The Jacksonville Historical Society has many intriguing objects in its collection, and every one of them tells a story. Oftentimes, it’s the story attached to the object that adds to its value. We recently received a wonderful donation of material from a descendant of the Bisbee family, and what makes the donation so exciting is the story behind it.
This rather ornate crystal lamp and epergne and these pieces of silver are survivors of the Great Fire of 1901. The story that has been handed down through the family is that Charles R. Bisbee and his wife Alma rescued these items from their home on the corner of Laura and Adams, where the Laura Street Trio stands today. But this incredible story creates more questions than answers.
What we do know is that Alma Bisbee, in the midst of all the excitement, decided that these items were worth saving. The silver, now divided amongst extended family, was an understandable choice at the time. Beautifully engraved with a monogram specifically designed for the Bisbee family, the silver was typically considered one of the most treasured family possessions. But what about the lamp?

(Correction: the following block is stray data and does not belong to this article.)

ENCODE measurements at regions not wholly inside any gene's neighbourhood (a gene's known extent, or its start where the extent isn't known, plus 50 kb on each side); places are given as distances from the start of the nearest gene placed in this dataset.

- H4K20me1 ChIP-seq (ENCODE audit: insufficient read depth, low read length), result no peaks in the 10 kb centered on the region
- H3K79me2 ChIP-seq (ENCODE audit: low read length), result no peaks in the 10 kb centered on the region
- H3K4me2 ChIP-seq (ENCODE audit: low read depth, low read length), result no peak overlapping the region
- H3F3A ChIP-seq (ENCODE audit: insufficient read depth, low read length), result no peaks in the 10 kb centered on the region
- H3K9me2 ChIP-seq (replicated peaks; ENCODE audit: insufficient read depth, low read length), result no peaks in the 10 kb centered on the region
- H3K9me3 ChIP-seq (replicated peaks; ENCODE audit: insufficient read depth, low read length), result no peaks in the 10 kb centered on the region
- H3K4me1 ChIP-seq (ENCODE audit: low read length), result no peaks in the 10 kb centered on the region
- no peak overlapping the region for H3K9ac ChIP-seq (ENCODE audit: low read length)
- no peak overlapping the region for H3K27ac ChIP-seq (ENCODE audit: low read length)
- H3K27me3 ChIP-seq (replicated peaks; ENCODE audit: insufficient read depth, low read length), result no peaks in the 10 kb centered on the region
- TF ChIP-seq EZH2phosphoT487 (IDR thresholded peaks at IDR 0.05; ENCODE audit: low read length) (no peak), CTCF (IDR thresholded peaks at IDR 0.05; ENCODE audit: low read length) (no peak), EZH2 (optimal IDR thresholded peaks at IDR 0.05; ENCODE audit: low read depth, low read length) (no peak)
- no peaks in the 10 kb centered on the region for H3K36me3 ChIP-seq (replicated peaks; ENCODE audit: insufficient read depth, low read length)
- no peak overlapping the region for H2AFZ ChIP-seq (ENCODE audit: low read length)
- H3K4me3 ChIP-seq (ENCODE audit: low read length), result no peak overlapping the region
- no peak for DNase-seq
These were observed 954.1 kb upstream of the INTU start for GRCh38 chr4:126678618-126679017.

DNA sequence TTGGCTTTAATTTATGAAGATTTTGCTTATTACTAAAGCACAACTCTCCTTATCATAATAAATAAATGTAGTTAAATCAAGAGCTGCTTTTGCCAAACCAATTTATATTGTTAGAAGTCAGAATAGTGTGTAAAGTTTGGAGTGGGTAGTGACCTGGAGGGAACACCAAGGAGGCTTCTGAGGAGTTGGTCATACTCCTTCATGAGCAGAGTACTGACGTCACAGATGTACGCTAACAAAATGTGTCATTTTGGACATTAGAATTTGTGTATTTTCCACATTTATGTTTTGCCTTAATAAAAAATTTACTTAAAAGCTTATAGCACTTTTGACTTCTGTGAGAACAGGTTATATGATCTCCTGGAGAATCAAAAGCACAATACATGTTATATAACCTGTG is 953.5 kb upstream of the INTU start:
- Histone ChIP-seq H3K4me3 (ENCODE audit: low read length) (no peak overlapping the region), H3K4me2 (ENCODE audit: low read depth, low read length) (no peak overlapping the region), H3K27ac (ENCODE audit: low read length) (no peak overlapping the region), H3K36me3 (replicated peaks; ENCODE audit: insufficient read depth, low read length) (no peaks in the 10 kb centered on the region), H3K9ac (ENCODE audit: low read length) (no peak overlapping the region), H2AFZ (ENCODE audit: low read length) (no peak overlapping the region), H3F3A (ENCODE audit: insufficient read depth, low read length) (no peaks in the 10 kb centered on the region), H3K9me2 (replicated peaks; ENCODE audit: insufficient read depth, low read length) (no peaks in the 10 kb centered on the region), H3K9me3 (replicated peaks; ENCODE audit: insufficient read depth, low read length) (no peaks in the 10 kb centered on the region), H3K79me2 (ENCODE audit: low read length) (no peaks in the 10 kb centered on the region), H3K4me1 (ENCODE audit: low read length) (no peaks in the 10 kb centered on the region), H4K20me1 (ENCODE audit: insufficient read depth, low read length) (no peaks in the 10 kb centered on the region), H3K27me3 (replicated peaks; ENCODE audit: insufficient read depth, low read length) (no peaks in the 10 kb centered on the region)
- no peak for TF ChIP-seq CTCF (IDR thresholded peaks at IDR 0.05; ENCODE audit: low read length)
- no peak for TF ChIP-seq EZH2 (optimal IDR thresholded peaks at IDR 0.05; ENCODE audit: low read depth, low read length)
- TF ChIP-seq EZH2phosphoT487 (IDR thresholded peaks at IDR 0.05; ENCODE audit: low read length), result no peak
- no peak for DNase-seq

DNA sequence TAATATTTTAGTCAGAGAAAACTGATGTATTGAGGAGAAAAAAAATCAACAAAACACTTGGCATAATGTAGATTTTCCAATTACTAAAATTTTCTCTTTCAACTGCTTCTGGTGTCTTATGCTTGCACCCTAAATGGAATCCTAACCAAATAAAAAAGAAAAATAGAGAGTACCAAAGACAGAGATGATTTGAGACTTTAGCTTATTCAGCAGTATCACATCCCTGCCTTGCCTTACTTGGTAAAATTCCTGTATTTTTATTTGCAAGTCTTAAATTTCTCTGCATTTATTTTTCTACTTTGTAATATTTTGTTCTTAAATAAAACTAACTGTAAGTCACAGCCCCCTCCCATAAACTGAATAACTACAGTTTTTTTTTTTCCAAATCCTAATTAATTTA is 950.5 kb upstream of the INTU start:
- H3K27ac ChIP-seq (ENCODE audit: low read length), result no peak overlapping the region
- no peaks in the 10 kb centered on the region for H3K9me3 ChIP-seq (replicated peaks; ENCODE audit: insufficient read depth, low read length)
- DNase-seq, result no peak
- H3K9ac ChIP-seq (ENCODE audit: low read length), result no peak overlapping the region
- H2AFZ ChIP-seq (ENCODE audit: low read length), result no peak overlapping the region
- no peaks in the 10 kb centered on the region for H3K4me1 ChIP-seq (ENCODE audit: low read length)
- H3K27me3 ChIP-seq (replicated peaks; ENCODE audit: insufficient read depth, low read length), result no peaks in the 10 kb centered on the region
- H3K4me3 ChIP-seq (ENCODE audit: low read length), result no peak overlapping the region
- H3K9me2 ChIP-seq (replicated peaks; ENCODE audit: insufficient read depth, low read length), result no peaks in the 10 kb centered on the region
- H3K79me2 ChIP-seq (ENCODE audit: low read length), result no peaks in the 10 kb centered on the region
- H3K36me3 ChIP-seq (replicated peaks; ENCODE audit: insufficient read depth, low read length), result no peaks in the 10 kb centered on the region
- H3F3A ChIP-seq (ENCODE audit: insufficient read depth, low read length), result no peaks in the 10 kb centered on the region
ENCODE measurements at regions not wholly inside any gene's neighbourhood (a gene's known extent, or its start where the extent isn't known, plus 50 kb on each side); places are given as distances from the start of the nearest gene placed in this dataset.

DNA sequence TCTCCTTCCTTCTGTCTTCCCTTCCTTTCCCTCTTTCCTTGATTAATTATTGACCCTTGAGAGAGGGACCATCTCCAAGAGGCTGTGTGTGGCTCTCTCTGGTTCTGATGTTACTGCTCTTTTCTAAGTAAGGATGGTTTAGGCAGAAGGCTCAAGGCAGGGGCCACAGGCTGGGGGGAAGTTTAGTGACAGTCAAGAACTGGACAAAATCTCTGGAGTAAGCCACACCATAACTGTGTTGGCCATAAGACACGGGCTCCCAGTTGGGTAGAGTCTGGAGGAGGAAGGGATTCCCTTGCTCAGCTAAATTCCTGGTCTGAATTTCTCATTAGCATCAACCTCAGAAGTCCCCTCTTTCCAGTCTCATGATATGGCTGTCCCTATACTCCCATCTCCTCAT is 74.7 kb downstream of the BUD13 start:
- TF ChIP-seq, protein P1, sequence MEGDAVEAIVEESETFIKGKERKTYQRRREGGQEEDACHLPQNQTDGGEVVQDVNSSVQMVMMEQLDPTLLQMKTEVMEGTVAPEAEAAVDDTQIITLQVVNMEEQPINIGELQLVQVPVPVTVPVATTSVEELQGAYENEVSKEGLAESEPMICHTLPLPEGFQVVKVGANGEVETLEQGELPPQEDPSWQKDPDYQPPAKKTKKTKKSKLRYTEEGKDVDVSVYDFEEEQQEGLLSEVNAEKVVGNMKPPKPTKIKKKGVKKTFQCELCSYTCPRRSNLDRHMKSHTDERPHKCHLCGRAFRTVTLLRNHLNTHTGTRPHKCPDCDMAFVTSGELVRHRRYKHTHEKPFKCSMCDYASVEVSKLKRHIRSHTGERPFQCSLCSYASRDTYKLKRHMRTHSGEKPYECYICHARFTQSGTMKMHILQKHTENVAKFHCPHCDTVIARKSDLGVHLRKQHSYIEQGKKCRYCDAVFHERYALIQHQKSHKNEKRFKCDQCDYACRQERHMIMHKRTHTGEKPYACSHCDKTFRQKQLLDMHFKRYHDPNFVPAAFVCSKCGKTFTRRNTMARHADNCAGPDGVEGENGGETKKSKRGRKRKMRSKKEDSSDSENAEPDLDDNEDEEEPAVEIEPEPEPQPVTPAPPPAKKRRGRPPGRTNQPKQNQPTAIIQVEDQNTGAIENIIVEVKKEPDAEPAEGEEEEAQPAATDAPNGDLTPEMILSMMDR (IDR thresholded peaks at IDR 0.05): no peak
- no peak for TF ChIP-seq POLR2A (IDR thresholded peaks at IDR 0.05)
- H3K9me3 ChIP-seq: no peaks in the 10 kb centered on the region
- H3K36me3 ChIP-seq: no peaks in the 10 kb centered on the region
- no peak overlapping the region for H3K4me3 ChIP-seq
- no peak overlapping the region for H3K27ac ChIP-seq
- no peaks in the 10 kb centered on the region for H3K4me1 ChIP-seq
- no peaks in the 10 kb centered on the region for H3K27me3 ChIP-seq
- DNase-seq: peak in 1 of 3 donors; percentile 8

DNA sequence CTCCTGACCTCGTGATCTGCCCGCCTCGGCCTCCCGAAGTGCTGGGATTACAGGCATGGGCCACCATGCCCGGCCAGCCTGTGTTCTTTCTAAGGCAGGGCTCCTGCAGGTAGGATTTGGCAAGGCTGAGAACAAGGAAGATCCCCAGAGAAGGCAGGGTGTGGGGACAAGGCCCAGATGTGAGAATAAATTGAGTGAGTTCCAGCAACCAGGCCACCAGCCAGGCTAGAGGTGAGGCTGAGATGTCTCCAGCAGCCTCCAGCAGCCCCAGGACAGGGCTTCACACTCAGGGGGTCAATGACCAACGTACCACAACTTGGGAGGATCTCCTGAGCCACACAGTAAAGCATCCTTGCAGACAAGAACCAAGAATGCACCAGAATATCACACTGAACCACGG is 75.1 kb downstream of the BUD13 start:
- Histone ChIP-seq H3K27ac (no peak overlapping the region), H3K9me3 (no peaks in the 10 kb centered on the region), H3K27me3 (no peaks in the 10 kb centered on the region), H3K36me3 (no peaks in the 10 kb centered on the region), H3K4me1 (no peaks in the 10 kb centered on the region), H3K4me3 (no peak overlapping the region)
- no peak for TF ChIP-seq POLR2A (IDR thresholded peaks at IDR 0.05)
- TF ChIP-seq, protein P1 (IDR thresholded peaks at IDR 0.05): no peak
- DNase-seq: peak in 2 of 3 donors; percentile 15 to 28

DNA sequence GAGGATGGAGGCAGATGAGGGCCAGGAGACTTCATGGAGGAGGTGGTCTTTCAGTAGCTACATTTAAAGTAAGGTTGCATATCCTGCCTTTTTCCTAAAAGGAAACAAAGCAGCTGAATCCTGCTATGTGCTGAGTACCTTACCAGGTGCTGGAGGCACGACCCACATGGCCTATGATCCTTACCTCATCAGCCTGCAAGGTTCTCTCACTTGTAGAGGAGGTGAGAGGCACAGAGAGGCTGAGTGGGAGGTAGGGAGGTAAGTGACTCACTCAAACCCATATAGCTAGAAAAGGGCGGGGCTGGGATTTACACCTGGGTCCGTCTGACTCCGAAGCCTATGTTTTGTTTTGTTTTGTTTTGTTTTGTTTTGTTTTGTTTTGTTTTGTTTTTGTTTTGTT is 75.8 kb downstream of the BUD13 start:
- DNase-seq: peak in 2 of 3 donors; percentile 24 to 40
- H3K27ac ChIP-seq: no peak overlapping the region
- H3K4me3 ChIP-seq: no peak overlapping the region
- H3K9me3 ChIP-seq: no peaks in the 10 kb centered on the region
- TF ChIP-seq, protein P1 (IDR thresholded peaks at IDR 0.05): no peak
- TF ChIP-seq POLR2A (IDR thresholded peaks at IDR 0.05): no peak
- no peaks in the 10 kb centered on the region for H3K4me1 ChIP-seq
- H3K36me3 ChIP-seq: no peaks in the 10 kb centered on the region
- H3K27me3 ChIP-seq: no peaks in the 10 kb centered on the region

Can you imagine carrying it through the streets of Jacksonville amidst the panic and chaos? They may have been fortunate enough to secure a wagon, but we don’t know for certain. Many had to carry their belongings through the streets on foot.
We’re told that the family headed for safety in Springfield, but there’s an interesting clue that points to the route they may have taken. From their home on Laura and Adams, it would seem they headed east toward Main Street, then turned north. This is evidenced by a curious bit of info that was printed in The Metropolis on May 9, 1901:
“Two baskets of silver were left at Coleman and Neals’, corner of Monroe and Main Streets, by Mrs. C.R. Bisbee, who will be glad to learn of their whereabouts.”
Could this be the very same silver that has been donated to the Jacksonville Historical Society? It would appear to be. But, why were they left behind, and how were they returned to the family? So many questions! This tantalizing story is one of many that help us comprehend the experience of Jacksonville’s people during those frightening, pivotal hours.
The Jacksonville Historical Society would like to thank Louise Bisbee Geib for her generous donation, and for sharing this fascinating story from her family history.